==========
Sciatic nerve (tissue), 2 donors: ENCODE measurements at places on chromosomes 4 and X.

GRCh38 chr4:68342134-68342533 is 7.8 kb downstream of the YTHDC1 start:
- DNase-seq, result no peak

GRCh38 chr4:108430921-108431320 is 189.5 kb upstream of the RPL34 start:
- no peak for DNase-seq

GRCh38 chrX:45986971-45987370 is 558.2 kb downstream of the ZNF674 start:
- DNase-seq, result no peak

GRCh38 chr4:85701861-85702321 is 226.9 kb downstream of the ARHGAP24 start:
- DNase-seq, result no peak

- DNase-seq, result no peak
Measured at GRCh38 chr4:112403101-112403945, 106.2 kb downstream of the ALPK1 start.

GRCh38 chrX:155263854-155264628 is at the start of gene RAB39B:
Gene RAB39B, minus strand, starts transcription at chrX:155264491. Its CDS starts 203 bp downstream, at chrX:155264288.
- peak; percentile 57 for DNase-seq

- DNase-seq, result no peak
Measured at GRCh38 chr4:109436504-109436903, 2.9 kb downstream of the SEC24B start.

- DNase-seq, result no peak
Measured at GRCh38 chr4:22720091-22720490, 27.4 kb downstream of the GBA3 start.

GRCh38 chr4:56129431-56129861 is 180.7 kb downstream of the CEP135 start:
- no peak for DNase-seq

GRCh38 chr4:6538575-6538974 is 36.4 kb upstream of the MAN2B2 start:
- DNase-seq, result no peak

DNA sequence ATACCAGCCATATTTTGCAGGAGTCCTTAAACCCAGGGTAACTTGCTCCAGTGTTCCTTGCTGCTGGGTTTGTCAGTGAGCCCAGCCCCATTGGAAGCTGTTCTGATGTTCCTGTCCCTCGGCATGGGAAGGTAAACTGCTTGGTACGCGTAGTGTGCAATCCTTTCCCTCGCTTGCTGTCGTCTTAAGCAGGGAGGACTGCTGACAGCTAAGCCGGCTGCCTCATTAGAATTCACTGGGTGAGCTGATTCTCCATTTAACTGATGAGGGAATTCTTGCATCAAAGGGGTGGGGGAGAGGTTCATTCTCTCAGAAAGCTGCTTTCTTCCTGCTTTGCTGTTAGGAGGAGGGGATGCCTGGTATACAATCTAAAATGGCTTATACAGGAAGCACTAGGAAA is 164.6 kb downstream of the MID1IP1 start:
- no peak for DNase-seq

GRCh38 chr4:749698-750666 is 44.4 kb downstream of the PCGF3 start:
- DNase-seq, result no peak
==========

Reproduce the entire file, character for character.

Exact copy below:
Sciatic nerve (tissue), 2 donors: ENCODE measurements at places on chromosomes 4 and X.

GRCh38 chr4:68342134-68342533 is 7.8 kb downstream of the YTHDC1 start:
- DNase-seq, result no peak

GRCh38 chr4:108430921-108431320 is 189.5 kb upstream of the RPL34 start:
- no peak for DNase-seq

GRCh38 chrX:45986971-45987370 is 558.2 kb downstream of the ZNF674 start:
- DNase-seq, result no peak

GRCh38 chr4:85701861-85702321 is 226.9 kb downstream of the ARHGAP24 start:
- DNase-seq, result no peak

- DNase-seq, result no peak
Measured at GRCh38 chr4:112403101-112403945, 106.2 kb downstream of the ALPK1 start.

GRCh38 chrX:155263854-155264628 is at the start of gene RAB39B:
Gene RAB39B, minus strand, starts transcription at chrX:155264491. Its CDS starts 203 bp downstream, at chrX:155264288.
- peak; percentile 57 for DNase-seq

- DNase-seq, result no peak
Measured at GRCh38 chr4:109436504-109436903, 2.9 kb downstream of the SEC24B start.

- DNase-seq, result no peak
Measured at GRCh38 chr4:22720091-22720490, 27.4 kb downstream of the GBA3 start.

GRCh38 chr4:56129431-56129861 is 180.7 kb downstream of the CEP135 start:
- no peak for DNase-seq

GRCh38 chr4:6538575-6538974 is 36.4 kb upstream of the MAN2B2 start:
- DNase-seq, result no peak

DNA sequence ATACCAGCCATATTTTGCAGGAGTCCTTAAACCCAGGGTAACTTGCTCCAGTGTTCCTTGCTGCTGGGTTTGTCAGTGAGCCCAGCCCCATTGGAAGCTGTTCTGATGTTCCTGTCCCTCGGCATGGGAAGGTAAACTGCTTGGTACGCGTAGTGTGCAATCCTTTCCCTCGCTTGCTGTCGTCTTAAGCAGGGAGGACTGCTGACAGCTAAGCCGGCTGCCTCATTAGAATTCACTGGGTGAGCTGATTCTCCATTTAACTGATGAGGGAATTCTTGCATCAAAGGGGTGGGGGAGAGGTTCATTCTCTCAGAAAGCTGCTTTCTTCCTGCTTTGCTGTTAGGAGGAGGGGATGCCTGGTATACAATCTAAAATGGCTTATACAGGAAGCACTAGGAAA is 164.6 kb downstream of the MID1IP1 start:
- no peak for DNase-seq

GRCh38 chr4:749698-750666 is 44.4 kb downstream of the PCGF3 start:
- DNase-seq, result no peak